By James Humphrey
If the Baha’i Faith is all about building a worldwide family, then the sixth annual Baha’i Choral Festival could be seen as a small-scale global village that revealed glimpses into its essential international connections.
One major networking method was thoroughly modern, using the Internet. Another amounted to good old-fashioned person-to-person relationship-building.
The public result was a pair of concerts on a sunny Sunday, May 27, witnessed by 1,200 guests at the Baha’i House of Worship in Wilmette, Illinois, and presenting a soaring and shimmering selection of some of the most challenging music the annual massed choir has attempted.
“I visualize our singing like a river originating from the top of the mountain,” one participant later wrote to the House of Worship Music Department, “trickling down initially softly, almost silent, gaining momentum and then roaring in all its might in a waterfall of powerful notes carrying the Word of God and flooding any receptive heart.”
The performances were warmly received, and the afternoon concert garnered an extended standing ovation and two encores.
Every year, many attendees call each Choral Festival “the best yet,” notes Van Gilmer, music director for the House of Worship and chief organizer of the festival. He adds that he is never sure how to keep such steady improvement going, “but somehow it happens in the minds of so many people,” he says.
Though its total of 177 singers was smaller than in some years, the festival drew participants from an unprecedented nine countries, including from 34 U.S. states. As usual, a substantial contingent traveled from Canada. And the third-largest national contingent came from Bermuda.
How is it possible to muster a choir from so many places to master harmonies of up to eight parts, with only three days’ intensive rehearsal together?
The Internet was key. With participants signing up months in advance, the Music Department shared audio files that helped individuals rehearse their parts early in the process. It also found a streaming service that allowed singers with webcams to rehearse virtually together from across the seas.
All this developed over several weeks before 204 participants gathered for the May 24–27 festival itself — including several friends of the Baha’is and dozens of non-singers who participated for the camaraderie and musical immersion.
The Sunday program, held twice in the central auditorium of the House of Worship, offered spoken passages of sacred Baha’i and other scriptures linked to the songs.
At the opening, the traditional Baha’i song “Allah-u-Abha,” arranged by Russ Garcia, was followed by the English translation of that invocation, “God Is Most Glorious,” set to music by modern Gospel composer Eric Dozier. A Baha’i prayer followed, with its words then set to music in the piece “O Thou by Whose Name” by Charles Wolcott.
Arrangements of traditional Negro spirituals “My Lord, What a Mornin’” and “I Opened My Mouth to the Lord!” as well as the more formal, intricate “Have Ye Not Known? Ye Shall Have a Song” by Randall Thompson and the Shaker hymn “Not One Sparrow Is Forgotten” were preceded by readings paralleling those songs’ messages from Jewish, Christian and Islamic scripture.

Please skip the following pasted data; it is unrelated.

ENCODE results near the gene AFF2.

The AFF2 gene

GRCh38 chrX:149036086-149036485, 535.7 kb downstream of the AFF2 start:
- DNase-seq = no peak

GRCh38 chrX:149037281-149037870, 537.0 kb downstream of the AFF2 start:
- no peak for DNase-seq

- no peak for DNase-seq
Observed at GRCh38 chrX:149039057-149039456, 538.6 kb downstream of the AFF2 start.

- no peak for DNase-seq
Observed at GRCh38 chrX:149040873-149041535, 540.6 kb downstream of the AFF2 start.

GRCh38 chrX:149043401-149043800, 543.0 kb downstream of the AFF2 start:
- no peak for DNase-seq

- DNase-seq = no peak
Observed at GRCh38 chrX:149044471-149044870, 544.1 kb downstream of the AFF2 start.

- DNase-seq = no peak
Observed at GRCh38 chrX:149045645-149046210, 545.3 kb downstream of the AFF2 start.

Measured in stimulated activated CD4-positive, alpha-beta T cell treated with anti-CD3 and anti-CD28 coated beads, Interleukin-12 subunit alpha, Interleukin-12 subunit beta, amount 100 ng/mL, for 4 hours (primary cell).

Finally came several brief proclamations in the words of Baha’u’llah of the spiritual significance of the present day, followed by a meditative and gradually blossoming song by Stanford Scriven, “This Is the Day.” The program was brought to a close with “Benediction,” a beloved early 20th-century Baha’i hymn by Louise Waite.
The unity and closely interdependent harmony of those performances had their own parallel in a family feeling that many participants expressed before and after the concerts.
Friday evening before the concerts, a loosely structured get-to-know-you event revealed that many actual couples and intergenerational family groups were among their number. Several were international and interracial, vividly demonstrating the Baha’i ideal of “flowers of one garden.”
Friendships across the globe were formed and solidified, with people representing Barbados, Finland, Germany, Italy, Trinidad and Tobago and Uganda alongside the larger contingents from the United States, Canada and Bermuda.
How was it, though, that the event attracted a group of eight from Bermuda, a tiny island territory of Great Britain? That was where personal networking came in.
In the previous year, a Baha’i choral group was raised in Bermuda, thanks in part to the efforts of Bette Roberts, who temporarily resided there as a Baha’i pioneer much of the year to support Bermuda’s Baha’i community and accompany it in raising its capacity.
“Bette did such a wonderful thing,” one participant from the island wrote, “first inspiring us to sing as service [in their home community], and suggesting that we could participate in the Festival. We instantly committed to it.”
A veteran participant from Canada wrote, “I am still euphoric. … Singing prayers with total focus for up to 12 hours a day certainly releases endorphins, to say nothing of spiritual powers.”
Feedback from local Chicago-area residents, Gilmer notes, has already helped provide some ideas for next year’s musical offering. And that’s a good thing, considering that when every festival is “the best yet” the pressure is always on “to at least match it next year.”